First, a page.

Clint Capela is not Dwight Howard. James Harden actually likes him.
What, was I just supposed to not swing at that low-hanging fruit?
Seriously, though, Harden has a special affinity for his man in the middle. And it predates the Houston Rockets’ rise to NBA superpower.
Consider what general manager Daryl Morey and Capela himself said, per ESPN.com’s Tim MacMahon:
“James is very smart,” said Rockets general manager Daryl Morey, who has turned over the entire roster with the exception of Harden, Capela and glue guy Trevor Ariza in the past two years.
“[Harden] saw the potential — [Capela’s] ability to get off the ground quick, his ability to apply what he learned quick, his ability to finish around the rim, all that. I think James saw that early and really helped develop that.”
Harden privately lobbied for Capela to get more playing time in 2015-16. While that was evidence of Harden’s frustration with Howard, whose insistence on post touches bogged down the Rockets’ offense, it was also a strong vote of confidence in Capela. . . .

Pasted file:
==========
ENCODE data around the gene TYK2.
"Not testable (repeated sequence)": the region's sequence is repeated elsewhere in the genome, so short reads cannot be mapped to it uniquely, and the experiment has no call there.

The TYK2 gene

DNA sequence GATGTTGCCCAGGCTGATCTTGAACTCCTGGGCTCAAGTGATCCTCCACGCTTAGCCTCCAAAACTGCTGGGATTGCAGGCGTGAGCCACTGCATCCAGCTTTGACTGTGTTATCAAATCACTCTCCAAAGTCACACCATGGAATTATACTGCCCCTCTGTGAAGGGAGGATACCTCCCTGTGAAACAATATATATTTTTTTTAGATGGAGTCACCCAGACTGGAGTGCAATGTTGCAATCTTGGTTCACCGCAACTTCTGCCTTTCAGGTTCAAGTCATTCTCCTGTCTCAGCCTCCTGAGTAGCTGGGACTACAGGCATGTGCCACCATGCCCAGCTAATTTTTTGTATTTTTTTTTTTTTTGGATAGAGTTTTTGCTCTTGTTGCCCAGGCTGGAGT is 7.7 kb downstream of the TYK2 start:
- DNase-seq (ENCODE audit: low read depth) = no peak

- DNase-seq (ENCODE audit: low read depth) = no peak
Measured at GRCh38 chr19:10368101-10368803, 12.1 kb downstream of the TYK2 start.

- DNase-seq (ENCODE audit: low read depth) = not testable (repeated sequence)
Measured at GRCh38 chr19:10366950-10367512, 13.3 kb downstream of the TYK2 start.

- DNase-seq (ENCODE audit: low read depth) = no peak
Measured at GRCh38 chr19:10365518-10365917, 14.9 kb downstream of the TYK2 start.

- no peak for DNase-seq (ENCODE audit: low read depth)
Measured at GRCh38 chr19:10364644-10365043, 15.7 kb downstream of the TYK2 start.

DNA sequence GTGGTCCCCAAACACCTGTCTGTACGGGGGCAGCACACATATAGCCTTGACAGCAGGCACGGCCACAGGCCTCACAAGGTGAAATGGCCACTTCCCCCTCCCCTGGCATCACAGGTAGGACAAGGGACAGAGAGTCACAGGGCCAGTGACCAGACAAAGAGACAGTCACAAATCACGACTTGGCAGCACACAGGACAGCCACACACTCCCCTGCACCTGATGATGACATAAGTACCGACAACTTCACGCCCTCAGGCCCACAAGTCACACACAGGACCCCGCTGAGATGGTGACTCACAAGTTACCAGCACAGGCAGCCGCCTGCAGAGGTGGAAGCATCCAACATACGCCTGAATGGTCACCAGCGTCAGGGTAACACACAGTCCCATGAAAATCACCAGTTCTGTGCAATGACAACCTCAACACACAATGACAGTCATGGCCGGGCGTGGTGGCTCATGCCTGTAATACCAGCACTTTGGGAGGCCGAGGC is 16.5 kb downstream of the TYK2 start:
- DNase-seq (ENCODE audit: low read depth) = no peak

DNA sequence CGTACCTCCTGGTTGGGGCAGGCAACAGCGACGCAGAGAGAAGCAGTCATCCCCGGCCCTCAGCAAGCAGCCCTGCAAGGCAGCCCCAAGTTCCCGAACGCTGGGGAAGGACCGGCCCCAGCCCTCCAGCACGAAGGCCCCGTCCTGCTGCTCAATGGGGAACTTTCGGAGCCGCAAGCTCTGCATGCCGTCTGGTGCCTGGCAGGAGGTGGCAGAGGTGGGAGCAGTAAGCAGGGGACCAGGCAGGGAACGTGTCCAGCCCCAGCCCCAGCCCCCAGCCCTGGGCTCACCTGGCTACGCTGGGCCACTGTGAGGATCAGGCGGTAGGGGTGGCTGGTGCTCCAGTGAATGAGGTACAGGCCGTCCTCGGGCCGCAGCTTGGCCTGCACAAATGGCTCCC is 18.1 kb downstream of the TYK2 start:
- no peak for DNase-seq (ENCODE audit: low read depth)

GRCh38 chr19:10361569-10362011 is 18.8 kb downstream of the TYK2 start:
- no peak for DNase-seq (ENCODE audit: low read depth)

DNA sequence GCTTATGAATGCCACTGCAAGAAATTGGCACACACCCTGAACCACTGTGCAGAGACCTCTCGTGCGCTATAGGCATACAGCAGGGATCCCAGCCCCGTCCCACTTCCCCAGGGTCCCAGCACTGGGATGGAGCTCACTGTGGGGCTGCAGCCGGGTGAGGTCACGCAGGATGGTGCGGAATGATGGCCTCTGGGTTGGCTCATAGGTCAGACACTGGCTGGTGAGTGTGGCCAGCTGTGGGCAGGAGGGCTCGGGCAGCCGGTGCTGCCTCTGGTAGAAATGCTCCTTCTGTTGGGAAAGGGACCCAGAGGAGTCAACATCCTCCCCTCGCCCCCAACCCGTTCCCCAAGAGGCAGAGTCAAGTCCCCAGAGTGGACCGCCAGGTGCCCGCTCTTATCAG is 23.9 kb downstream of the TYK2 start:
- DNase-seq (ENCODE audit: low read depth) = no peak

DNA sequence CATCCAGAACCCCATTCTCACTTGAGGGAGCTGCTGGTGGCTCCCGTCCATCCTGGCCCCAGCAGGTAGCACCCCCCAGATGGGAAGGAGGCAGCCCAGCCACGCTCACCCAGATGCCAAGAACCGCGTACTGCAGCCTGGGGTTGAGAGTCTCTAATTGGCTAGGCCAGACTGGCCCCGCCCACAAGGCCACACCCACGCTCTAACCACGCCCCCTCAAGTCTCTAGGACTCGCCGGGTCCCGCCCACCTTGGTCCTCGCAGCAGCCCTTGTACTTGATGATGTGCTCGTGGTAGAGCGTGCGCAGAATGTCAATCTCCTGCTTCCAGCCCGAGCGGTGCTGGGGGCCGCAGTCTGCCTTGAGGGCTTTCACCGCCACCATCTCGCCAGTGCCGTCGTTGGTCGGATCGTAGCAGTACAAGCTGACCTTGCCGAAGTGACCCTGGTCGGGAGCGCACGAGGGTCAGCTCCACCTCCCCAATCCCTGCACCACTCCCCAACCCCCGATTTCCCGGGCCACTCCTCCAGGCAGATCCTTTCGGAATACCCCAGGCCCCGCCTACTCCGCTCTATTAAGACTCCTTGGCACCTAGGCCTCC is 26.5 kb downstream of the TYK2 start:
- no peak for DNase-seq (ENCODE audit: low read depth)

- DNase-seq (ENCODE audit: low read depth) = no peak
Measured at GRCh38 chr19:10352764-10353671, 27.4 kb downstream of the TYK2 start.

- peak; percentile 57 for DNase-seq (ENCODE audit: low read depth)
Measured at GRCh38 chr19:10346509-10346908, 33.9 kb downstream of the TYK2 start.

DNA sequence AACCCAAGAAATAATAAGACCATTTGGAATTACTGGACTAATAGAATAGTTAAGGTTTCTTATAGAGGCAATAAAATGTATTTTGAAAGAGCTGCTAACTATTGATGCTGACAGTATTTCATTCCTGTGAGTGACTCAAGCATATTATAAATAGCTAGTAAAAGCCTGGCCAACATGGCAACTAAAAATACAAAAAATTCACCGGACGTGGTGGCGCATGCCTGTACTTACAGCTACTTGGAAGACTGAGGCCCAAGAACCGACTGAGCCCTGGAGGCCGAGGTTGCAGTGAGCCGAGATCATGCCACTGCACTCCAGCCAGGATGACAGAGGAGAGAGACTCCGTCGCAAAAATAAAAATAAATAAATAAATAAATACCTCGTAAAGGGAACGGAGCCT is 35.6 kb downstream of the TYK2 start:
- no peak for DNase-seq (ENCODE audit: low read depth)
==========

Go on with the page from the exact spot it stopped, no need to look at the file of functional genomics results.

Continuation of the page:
“He was telling me that he liked to play with me,” Capela told ESPN. “He liked that I was always putting in energy. We were struggling that season, but I was always doing the good stuff. It makes me feel good that a player like him believed in me at first. I was a young player surrounded by veterans. It made me feel good that the main guy believed in me.”
Basketball fit probably has a lot to do with this relationship, at least when comparing it to the failed marriage between Harden and Howard. Capela doesn’t command post touches or plays drawn specifically up for him. Head coach Mike D’Antoni has said on multiple occasions he appreciates the 23-year-old’s willingness to set screens, roll towards the rim, secure put-backs, crash the defensive glass and protect the paint.
That sounds like a lot of responsibility, because it is. But others would get bogged with the number of from-scratch touches they’re not getting. Egos come into play. That doesn’t seem to be an issue with Capela. It helps that bigs from Howard’s era were, at one time, used to being featured commodities. But there’s something to be said for someone like Capela, even when the blueprint for surviving and thriving in this league has changed for towers like himself. He knows his role, and he owns it, and he’s not obsessed with deviating from it.